Page 3 of 9 FirstFirst 1 2 3 4 5 ... LastLast
Results 51 to 75 of 208

Thread: Netflix - Making a Murderer

  1. #51
    Tenacious D's Avatar
    The law is of supreme importance, or no importance.
    Tenacious D Excellent & Trustworthy Tenacious D Excellent & Trustworthy Tenacious D Excellent & Trustworthy Tenacious D Excellent & Trustworthy Tenacious D Excellent & Trustworthy

    Status
    Offline
    Join Date
    Jul 2011
    Posts
    16,647
    See Ignore List

    Default

    Just finished it.

    Hated / despised the DA, the smug cop who can be heard on the video in Avery's home chuckling, "Well, he won't be making that." in reference to an Innocence Project event, I absolutely think that the cops hated his ass, and were terrified of him owning the town / each of them. Loved Avery's parents and definitely his main counsel (the one who was driving, worried about Brendan's case, too). I ached for Brendan's mother, but agree with those here, it was lunacy to have those discussions on a jail line that was being recorded.

    That being said, the evidence clearly points to Avery having committed the crime, and I'm satisfied with his conviction.

    Also, I think that the claim against Brendan is much more dubious - his statements should not have been admissible - but I believe that he did exactly as he originally claimed, only later changed his story in a failed effort to deflect the severity of what he saw coming, and to explain it away. As such, while a sympathetic figure, I am ultimately satisfied in his conviction, too.

    All of the bleeding heart / stupid / meaningless other shit that some of you think trumps the fact that they actually committed the crimes being put well-aside, justice was done.

    Come at me, you bunch of pot-loving, class / race-baiting dipshits.

  2. #52
    Tenacious D's Avatar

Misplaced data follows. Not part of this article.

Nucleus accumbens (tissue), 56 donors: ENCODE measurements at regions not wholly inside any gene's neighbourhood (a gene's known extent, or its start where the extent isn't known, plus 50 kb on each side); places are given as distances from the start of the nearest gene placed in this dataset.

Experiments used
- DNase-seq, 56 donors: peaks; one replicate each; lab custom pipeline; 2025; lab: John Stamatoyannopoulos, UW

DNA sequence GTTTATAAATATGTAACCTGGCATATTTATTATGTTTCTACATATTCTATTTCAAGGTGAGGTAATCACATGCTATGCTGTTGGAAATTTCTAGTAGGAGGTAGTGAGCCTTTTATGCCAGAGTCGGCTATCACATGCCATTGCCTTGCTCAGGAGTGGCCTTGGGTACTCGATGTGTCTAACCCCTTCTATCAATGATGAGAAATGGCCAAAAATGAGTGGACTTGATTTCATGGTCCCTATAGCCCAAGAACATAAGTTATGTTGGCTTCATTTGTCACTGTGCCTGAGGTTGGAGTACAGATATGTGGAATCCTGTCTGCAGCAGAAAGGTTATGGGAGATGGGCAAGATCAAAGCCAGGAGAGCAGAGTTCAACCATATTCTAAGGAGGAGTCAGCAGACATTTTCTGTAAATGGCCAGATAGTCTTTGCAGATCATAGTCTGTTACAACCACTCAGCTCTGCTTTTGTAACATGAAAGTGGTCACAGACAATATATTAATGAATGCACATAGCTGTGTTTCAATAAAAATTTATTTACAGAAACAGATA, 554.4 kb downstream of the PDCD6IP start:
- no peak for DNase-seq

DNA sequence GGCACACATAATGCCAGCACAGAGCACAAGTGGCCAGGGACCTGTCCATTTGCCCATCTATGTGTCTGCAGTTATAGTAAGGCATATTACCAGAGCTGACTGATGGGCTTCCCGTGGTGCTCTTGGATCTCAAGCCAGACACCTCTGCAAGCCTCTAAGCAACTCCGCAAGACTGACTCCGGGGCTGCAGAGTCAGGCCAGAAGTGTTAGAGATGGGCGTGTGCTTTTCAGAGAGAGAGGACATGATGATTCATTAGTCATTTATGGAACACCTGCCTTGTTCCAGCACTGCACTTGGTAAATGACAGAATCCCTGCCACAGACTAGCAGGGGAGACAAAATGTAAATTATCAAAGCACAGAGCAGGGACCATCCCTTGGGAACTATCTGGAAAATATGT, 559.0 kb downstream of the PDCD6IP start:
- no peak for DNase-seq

The law is of supreme importance, or no importance.
    Tenacious D Excellent & Trustworthy Tenacious D Excellent & Trustworthy Tenacious D Excellent & Trustworthy Tenacious D Excellent & Trustworthy Tenacious D Excellent & Trustworthy

    Status
    Offline
    Join Date
    Jul 2011
    Posts
    16,647
    See Ignore List

    Default

    I love that many of the same people who lamented that an allegation of racist cops let OJ walk, now think that an inept / allegedly revengeful police force somehow means Avery and Brendan should have went free.

  3. #53
    IP's Avatar
    Lyle's lynch mob community organizer
    IP Excellent & Trustworthy IP Excellent & Trustworthy IP Excellent & Trustworthy IP Excellent & Trustworthy IP Excellent & Trustworthy IP Excellent & Trustworthy

    Status
    Offline
    Join Date
    Jul 2011
    Posts
    46,304
    See Ignore List

    Default

    Quote Originally Posted by A-Smith View Post
    The fact that he bought arm and leg shackles three weeks before and the kid describes her being shackled to the bed with chains independent of coaxing, because the cops didn't know about those details yet, is pretty convincing to me. Makes me think they're both in the right place.
    How about the fact that the alleged bed had no fibers from ropes and no marks from chains or ropes on it's frame, and there was no evidence for them being used in the room? Does that also convince you? It definitely didn't happen as he claimed it did.
    Quote Originally Posted by Tmac61 View Post
    I tried. I will continue to embarrass you in front of your friends.

  4. #54
    IP's Avatar
    Lyle's lynch mob community organizer
    IP Excellent & Trustworthy IP Excellent & Trustworthy IP Excellent & Trustworthy IP Excellent & Trustworthy IP Excellent & Trustworthy IP Excellent & Trustworthy

    Status
    Offline
    Join Date
    Jul 2011
    Posts
    46,304
    See Ignore List

    Default

    Quote Originally Posted by Tenacious D View Post
    Just finished it.